In 2008 the Commonwealth Secretariat assisted us in developing a National ICT Policy and Strategic Plan. A direct result of this is the submarine fibre optic cable that we will have access to this time next year. Apart from the technical and commercial advantages it will further facilitate the flow and exchange of information.
Another important outcome is the Freedom of Information Policy that will be implemented shortly. This will contribute to this government's efforts to be as transparent and accountable as possible.
The Tonga Strategic Development Framework is our 4 year strategic plan. One of the 8 outcome objectives is our desire to have better governance by adopting the principles of good governance, accountability, transparency, anti-corruption and the Rule of Law.
There are also other governance issues that this government has implemented thus far, such as a Cabinet Manual that to guide the work of Cabinet, and freely available to the public, the release of Cabinet Decisions policy, the approval that an Anti-Corruption Commissioner be appointed and only last week, Cabinet approved a Legal Aid Bill.
I am pleased that traditional governance has taken a central place in this week's programme. I am delighted that HRH Princess Mele Siu'ilikutapu gracefully accepted to speak on this subject from a Tongan traditional governance perspective. I am also pleased to see that the resource team and presenters are all very eminent and experienced regional persons. Development partners need to utilize our regional experts where previously, outsiders have failed to make a sustainable difference.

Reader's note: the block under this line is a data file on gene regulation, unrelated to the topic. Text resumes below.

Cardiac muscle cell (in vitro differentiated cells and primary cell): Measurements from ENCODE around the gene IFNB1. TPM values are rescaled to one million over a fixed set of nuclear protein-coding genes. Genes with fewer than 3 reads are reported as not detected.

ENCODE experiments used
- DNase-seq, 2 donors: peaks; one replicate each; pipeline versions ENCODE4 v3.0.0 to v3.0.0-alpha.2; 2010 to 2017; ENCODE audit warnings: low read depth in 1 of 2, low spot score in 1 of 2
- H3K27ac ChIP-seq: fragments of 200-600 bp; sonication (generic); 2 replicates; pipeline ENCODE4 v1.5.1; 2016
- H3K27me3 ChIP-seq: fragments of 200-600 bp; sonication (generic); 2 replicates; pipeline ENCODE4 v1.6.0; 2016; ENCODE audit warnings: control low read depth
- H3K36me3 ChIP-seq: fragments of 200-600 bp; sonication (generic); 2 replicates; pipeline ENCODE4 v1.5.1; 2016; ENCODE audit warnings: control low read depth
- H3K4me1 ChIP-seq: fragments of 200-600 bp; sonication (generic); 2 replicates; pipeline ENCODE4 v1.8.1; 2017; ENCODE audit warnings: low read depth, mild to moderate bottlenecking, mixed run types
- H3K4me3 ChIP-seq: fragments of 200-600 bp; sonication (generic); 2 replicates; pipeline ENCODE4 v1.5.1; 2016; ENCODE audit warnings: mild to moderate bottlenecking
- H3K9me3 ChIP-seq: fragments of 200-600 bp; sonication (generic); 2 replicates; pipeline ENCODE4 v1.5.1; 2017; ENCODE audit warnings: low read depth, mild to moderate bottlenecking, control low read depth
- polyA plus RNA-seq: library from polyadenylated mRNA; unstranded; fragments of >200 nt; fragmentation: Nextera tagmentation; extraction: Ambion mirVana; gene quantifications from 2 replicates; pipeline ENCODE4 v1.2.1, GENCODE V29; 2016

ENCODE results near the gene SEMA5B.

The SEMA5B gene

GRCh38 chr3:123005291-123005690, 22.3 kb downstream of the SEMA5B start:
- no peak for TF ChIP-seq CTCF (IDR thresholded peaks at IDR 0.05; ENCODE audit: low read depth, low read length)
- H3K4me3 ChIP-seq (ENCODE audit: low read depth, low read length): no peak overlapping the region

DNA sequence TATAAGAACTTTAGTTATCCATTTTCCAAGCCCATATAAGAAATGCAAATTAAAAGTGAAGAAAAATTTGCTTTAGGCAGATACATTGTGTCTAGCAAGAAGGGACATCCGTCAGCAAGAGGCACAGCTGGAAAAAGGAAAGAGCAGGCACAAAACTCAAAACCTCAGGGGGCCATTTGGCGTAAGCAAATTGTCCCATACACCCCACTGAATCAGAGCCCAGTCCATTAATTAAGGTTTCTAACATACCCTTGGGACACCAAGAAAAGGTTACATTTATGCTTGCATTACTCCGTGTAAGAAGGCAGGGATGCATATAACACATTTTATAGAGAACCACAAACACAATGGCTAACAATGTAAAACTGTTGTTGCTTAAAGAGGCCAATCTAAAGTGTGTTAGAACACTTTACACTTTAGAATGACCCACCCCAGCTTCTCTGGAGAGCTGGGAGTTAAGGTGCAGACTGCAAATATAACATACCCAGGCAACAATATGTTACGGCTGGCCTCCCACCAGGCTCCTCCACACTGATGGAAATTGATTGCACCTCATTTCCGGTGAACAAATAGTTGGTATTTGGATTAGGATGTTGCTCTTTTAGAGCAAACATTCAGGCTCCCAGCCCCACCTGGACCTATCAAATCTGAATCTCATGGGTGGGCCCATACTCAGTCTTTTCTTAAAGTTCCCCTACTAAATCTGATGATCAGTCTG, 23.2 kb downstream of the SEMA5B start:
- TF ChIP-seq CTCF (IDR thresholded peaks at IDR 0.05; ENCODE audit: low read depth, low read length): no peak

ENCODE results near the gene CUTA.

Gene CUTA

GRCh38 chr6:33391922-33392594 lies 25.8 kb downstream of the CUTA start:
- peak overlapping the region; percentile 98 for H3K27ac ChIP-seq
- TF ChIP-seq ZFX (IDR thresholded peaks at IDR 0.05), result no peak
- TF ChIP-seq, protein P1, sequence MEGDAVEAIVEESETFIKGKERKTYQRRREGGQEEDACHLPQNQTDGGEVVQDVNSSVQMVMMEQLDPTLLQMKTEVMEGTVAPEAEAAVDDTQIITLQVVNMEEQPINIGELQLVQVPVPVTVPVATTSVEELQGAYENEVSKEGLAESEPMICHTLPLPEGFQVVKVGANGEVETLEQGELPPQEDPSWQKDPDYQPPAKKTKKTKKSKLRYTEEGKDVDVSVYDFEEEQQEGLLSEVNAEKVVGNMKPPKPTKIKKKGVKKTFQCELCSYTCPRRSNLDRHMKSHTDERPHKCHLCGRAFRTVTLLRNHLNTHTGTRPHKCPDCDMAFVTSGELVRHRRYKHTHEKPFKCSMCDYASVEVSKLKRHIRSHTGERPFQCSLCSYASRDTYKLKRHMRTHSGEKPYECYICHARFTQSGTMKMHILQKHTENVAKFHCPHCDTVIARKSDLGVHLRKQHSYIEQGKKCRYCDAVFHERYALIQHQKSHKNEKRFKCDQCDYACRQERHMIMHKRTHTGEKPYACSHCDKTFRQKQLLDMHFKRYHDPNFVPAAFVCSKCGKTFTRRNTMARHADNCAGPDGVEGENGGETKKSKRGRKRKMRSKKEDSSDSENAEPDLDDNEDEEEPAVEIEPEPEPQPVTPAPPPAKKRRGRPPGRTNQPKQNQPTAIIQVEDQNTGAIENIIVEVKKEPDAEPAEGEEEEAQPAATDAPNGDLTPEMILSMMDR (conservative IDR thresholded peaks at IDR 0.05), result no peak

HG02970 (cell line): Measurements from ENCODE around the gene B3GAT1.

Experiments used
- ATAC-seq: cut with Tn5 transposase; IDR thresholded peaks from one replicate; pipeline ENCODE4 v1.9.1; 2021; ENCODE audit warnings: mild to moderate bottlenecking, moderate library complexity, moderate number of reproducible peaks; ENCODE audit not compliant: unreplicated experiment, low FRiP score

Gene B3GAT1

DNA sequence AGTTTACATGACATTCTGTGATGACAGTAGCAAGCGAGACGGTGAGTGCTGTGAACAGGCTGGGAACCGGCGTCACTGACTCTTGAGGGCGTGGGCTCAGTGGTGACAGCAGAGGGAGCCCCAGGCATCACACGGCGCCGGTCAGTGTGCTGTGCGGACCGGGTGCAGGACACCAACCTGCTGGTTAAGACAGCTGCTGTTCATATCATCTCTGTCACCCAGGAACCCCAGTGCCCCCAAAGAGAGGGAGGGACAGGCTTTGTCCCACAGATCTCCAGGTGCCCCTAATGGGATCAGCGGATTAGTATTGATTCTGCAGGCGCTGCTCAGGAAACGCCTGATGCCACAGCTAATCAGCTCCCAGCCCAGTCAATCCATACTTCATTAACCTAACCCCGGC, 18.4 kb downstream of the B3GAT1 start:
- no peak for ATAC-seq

I am aware that the Commonwealth brought together Secretaries to Cabinet and Public Service CEOs in 2009 and again in 2011. I acknowledge the Commonwealth Secretariat for starting dialogues on this broad issue of Good Governance in the region including the commitment to provide support through the Governance Facility based in Honiara, a welcome CEO induction programme for Tonga on Good Governance and Effective public service management in 2009, and a series of strategic consultations at Cabinet Secretary and CEO level over the last 5 years.
The outcome of these meetings clearly identified the need to strengthen the interface between elected Ministers and Chief Executive Officers and their roles in the whole of government machinery.
Mindful of these meetings it is now time to see real concrete outcomes and I hope that this conference will guide the Commonwealth strategy and help to clearly articulate appropriate and practical programmes of assistance for the region in this critical area of development in our region.
In Small Islands States, our only asset and sustainable resource is our people. Governments invest in the people and capacity building remains key and fundamental to small island states development. Political and public sector governance frameworks will continue to evolve and mature over time and we need to empower people and leaders to deliver political stability, economic growth and development for our island governments and region.
Although your stay with us is short I hope you have a chance to sample a little of what our island Kingdom has to offer. And when you return I wish you safe travels.
It is my pleasure and honour to declare the Regional Preparatory Consultation on Governance and Development in Commonwealth Small Island States of the Pacific, open.
Thank you very much.
Issued by the: Ministry of Information and Communications, Nuku'alofa, 2012.
Address: MIC, 1st Floor, O.G. Sanft Building, Taufa'ahau Road, P.O. Box 1380, Nuku'alofa, KINGDOM OF TONGA.